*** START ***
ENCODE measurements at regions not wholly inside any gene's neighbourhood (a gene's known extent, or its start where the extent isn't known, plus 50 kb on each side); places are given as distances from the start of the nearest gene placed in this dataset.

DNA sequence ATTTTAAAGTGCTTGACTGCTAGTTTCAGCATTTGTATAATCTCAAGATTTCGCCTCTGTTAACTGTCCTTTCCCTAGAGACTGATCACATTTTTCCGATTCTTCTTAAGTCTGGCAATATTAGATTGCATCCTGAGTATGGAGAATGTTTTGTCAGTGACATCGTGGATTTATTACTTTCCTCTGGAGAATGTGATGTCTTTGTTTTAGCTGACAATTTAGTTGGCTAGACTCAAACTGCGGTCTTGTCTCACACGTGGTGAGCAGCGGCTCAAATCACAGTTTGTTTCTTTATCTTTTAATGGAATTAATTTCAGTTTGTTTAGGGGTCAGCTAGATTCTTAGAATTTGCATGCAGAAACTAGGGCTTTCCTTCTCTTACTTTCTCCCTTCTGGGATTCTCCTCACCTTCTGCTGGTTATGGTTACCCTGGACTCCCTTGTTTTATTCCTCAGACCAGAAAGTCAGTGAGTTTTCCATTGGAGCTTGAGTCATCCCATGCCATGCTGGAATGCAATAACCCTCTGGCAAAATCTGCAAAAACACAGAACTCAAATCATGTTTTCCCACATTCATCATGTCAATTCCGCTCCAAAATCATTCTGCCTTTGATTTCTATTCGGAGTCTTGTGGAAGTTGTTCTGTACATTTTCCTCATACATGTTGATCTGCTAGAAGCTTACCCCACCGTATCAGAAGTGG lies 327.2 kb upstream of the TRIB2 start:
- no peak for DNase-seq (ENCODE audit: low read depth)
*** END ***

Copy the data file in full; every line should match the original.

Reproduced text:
ENCODE measurements at regions not wholly inside any gene's neighbourhood (a gene's known extent, or its start where the extent isn't known, plus 50 kb on each side); places are given as distances from the start of the nearest gene placed in this dataset.

DNA sequence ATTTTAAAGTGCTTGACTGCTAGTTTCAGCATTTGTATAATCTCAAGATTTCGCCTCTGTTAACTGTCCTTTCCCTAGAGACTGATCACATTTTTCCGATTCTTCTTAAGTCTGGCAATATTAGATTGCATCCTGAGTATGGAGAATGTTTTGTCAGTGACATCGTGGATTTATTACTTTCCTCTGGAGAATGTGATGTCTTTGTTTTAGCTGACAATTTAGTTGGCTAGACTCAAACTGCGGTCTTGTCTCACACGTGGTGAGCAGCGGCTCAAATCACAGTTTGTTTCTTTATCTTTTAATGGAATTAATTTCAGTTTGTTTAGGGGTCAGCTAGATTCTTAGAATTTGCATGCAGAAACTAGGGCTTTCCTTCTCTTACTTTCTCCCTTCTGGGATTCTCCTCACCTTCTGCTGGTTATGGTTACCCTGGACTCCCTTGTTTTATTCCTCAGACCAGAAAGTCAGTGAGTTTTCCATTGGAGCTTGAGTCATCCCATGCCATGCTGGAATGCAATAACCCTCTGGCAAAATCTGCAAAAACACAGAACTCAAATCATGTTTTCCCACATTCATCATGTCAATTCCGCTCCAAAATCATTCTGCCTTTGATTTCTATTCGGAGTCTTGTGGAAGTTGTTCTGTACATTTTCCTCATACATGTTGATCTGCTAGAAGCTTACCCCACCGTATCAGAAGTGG lies 327.2 kb upstream of the TRIB2 start:
- no peak for DNase-seq (ENCODE audit: low read depth)